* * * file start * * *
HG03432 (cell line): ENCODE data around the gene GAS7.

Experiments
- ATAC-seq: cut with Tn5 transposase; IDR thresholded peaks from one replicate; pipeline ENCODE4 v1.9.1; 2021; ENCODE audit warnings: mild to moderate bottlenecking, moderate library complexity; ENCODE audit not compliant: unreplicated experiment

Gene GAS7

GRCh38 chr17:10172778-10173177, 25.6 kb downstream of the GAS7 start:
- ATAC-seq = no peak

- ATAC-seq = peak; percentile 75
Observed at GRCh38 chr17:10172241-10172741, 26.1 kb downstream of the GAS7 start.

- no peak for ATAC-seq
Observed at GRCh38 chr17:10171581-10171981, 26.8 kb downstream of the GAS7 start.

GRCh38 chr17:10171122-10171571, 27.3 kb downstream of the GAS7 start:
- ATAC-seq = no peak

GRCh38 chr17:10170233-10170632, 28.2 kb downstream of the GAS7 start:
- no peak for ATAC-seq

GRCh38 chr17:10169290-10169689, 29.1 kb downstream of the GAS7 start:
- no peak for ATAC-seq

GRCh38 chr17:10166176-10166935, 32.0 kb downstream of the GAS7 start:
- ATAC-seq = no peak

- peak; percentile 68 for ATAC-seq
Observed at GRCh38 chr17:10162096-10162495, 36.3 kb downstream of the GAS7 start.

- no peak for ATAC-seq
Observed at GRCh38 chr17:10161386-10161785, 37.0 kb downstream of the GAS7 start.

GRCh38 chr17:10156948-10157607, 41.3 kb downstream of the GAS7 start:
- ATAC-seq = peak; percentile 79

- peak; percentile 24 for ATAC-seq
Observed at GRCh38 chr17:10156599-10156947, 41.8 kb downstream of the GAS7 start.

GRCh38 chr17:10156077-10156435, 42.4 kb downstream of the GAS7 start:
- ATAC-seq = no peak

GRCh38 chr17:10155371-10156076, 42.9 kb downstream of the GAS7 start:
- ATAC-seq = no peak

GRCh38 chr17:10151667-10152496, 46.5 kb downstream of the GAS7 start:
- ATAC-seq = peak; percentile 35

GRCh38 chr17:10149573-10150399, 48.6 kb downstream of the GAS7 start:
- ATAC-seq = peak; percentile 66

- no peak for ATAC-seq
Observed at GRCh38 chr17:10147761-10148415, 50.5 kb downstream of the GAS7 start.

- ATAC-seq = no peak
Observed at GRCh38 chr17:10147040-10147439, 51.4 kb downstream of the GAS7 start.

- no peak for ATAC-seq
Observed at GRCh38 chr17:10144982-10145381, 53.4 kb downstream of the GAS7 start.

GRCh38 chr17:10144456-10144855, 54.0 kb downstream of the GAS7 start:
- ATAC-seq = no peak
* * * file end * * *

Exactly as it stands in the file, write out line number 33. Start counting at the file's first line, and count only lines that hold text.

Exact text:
GRCh38 chr17:10149573-10150399, 48.6 kb downstream of the GAS7 start: